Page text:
The Mariners have reportedly been in hot pursuit of Robinson Cano and there is speculation that they may have already topped the Yankees' offer for the All-Star second baseman. According to Enrique Rojas of ESPN Deportes, Seattle has let Cano know that they are willing to give him a ten-year deal worth $230-$240 million. That figure far exceeds the Yankees' maximum offer so far of $170 million over seven years.
Up until now, the Yankees have had no real reason to go beyond the number they put forth for Cano because it seemed like the market for him was slow to develop. The last thing the Yankees needed to do was outbid themselves for Cano's services for the next decade if no other team was going to come forward offering him something closer to the price he'd personally settled on. Now that the Mariners seem very much in the mix, the Yankees will have to decide if they can keep Cano at a price they can live, which may or may not involve directly outbidding the Mariners.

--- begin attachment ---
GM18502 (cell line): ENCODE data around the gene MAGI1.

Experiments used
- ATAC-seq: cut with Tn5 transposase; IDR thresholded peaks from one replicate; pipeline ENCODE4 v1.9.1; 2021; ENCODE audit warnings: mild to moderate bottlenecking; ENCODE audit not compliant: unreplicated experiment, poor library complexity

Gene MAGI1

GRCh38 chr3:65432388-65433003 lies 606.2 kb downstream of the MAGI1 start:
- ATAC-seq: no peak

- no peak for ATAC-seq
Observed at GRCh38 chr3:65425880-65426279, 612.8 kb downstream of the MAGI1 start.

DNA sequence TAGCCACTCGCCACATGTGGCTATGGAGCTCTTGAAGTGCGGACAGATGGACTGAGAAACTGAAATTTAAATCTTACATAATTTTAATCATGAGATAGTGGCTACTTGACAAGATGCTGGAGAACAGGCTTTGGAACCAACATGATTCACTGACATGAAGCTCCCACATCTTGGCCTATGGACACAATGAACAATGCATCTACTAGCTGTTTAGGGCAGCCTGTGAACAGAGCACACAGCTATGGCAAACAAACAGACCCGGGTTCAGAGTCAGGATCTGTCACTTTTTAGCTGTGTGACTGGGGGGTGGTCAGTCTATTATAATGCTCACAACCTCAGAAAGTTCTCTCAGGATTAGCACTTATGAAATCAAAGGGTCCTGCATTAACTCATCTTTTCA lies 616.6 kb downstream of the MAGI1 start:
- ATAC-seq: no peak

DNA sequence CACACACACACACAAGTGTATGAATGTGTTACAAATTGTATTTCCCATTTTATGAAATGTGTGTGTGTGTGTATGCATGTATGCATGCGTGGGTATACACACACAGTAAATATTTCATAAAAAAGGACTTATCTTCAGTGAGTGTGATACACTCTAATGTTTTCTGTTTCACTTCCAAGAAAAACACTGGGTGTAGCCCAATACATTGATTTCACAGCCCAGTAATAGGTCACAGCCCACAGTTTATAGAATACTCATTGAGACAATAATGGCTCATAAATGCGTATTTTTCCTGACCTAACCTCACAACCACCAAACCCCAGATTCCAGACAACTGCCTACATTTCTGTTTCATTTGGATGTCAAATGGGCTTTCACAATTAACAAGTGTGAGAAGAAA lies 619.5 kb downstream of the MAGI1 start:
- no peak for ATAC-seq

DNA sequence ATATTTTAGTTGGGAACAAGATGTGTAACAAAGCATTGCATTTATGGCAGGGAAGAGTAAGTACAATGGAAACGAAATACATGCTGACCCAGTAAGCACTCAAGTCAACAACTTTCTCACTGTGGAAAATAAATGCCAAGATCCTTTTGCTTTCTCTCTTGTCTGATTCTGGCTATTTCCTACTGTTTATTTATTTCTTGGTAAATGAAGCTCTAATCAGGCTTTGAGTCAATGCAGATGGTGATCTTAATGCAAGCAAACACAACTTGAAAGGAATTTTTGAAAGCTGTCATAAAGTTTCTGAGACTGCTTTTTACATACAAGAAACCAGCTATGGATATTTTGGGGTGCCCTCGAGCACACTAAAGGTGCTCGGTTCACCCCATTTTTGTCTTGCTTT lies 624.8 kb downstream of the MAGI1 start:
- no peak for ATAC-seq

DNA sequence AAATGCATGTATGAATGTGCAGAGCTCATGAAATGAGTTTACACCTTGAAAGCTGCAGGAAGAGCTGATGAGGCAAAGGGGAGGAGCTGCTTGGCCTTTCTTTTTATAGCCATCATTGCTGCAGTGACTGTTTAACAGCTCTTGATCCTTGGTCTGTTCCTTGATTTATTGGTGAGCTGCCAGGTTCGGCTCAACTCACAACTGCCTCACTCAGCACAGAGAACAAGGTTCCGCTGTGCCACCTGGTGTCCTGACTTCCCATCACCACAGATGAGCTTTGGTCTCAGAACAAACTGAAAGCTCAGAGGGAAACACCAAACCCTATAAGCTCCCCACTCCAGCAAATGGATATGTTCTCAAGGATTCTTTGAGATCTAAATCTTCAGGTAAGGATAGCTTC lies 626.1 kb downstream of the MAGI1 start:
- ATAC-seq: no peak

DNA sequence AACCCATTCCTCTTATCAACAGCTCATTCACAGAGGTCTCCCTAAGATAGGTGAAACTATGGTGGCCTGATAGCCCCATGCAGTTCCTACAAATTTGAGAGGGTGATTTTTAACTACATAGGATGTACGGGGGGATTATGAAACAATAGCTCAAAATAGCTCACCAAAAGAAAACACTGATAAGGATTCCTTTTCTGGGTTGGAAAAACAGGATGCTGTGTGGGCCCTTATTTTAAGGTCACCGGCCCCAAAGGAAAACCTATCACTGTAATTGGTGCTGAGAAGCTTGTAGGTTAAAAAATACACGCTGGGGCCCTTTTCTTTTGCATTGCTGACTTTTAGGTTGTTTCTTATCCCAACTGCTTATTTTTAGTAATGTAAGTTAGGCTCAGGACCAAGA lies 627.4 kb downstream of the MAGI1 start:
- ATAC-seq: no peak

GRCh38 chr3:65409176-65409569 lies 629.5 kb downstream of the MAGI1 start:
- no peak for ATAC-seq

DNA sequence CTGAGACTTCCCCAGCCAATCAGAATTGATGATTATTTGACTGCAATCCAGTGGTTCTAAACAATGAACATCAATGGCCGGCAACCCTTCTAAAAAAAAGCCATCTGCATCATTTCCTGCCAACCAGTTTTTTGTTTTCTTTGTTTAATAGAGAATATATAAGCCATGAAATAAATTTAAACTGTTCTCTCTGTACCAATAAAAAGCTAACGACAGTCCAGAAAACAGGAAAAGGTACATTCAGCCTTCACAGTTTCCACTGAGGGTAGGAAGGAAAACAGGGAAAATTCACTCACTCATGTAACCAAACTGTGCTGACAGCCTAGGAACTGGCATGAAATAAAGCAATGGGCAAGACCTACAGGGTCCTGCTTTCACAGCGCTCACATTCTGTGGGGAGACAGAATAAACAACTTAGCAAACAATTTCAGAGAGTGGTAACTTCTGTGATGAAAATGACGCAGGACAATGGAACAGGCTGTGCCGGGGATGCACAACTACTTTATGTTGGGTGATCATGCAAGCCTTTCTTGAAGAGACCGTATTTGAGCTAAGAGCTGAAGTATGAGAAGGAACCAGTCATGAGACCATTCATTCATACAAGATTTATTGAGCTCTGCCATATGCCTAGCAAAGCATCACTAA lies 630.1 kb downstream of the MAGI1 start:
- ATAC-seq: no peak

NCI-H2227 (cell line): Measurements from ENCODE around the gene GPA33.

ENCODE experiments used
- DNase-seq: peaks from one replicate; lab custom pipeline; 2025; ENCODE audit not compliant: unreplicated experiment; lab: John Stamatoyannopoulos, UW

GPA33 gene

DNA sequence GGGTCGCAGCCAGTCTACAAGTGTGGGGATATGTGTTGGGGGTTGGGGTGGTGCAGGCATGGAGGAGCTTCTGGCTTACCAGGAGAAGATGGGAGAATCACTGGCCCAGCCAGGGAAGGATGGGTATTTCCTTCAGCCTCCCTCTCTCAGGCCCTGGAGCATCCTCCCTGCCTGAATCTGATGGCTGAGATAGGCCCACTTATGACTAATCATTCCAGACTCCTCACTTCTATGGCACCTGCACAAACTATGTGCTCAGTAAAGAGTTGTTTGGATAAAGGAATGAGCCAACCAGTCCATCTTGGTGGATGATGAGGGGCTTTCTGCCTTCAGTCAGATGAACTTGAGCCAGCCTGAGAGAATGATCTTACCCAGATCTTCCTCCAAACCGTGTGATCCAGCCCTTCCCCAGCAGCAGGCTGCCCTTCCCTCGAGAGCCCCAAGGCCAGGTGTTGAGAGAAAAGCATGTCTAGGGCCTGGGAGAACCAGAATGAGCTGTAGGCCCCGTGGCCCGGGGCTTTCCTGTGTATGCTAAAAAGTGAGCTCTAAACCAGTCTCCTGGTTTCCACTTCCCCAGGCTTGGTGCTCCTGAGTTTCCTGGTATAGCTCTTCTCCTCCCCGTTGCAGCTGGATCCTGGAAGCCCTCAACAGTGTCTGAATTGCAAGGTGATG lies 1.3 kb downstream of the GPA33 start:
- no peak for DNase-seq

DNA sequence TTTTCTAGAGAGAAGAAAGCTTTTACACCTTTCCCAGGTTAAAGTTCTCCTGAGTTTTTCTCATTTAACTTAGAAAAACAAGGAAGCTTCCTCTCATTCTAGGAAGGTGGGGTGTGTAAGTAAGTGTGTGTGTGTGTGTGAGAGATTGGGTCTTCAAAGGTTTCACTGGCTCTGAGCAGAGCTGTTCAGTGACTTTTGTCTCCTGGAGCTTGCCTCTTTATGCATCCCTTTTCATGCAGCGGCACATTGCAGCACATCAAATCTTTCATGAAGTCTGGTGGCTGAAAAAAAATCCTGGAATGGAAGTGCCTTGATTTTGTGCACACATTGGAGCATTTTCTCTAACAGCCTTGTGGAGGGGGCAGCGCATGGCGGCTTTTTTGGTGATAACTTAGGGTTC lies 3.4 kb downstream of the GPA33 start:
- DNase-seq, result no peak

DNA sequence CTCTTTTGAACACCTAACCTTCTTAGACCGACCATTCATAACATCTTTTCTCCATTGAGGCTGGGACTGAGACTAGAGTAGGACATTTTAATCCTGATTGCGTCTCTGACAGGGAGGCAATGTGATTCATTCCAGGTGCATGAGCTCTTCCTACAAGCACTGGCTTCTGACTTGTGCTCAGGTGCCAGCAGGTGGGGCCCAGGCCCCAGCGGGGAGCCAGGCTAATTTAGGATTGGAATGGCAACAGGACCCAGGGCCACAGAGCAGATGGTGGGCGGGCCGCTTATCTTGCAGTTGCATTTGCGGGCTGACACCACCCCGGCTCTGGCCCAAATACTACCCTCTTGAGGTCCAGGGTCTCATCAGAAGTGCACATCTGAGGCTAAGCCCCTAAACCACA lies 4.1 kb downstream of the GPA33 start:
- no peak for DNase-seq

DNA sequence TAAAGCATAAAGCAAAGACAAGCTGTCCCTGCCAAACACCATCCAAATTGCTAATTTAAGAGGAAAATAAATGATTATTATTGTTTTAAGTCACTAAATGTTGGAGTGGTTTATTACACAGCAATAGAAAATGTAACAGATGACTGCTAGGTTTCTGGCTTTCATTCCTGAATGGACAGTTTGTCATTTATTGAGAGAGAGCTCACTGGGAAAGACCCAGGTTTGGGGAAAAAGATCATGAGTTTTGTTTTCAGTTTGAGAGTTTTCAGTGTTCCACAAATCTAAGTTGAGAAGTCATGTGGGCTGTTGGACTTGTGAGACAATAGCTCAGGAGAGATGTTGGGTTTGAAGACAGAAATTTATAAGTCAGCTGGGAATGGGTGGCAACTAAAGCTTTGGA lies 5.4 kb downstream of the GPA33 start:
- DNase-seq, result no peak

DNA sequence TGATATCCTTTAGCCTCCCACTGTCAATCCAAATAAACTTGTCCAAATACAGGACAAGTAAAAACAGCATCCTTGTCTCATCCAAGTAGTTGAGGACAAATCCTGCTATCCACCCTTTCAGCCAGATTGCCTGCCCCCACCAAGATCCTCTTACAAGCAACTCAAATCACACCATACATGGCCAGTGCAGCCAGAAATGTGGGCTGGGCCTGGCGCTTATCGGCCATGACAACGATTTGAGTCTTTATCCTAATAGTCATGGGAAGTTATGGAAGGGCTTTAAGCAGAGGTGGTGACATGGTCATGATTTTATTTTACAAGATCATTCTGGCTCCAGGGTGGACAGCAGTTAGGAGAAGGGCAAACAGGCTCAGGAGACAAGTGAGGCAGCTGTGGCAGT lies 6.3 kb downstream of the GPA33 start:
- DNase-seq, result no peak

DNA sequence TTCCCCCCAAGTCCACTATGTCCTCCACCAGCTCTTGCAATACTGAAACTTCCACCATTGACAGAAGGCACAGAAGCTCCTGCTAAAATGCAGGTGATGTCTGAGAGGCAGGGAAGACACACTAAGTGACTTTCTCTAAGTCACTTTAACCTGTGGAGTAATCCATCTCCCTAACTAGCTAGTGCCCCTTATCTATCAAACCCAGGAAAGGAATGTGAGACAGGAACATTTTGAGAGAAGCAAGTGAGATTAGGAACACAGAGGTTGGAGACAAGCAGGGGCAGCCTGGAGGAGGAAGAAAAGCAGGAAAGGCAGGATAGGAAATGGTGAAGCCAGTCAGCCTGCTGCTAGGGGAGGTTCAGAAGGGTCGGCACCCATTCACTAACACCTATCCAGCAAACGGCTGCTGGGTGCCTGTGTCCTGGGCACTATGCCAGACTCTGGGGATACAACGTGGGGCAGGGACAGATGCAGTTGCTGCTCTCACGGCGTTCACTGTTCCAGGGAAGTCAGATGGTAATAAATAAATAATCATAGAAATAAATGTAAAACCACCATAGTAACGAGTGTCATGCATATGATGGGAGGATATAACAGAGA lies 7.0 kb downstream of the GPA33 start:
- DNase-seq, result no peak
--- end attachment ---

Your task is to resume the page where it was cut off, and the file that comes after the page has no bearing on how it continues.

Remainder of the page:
Cano's preference has reportedly been to stay in New York, which could mean that a deal close but not exceeding what the Mariners are offering would convince Cano to stay. The team has been adamant about not going to eight years or to $200 million, but it seems like they may have to do both, at least, to convince Cano to stay. They may very well decide that the price is just too high and look to one of their backup plans like Shin-Soo Choo instead.
Is keeping Cano worth possibly having to meet or exceed the Mariners' reported offer, or could their large proposal spell the end of Cano in New York?
Sources: Cano asked #Mariner for 240/10. M's made offer, but not over 200. Cano on plane to Seattle. Meeting with club officials later today— Ken Rosenthal (@Ken_Rosenthal) December 5, 2013
So either something got lost in translation as word escaped into the public or Cano's people might be trying to make everyone believe he got a better offer than he actually did. This could then force the Yankees to go higher. He's probably meeting with them in order to convince them to up the dollar amount. Cano wants to play in New York and a deal not even over $200 million is not going to convince him to go to Seattle.
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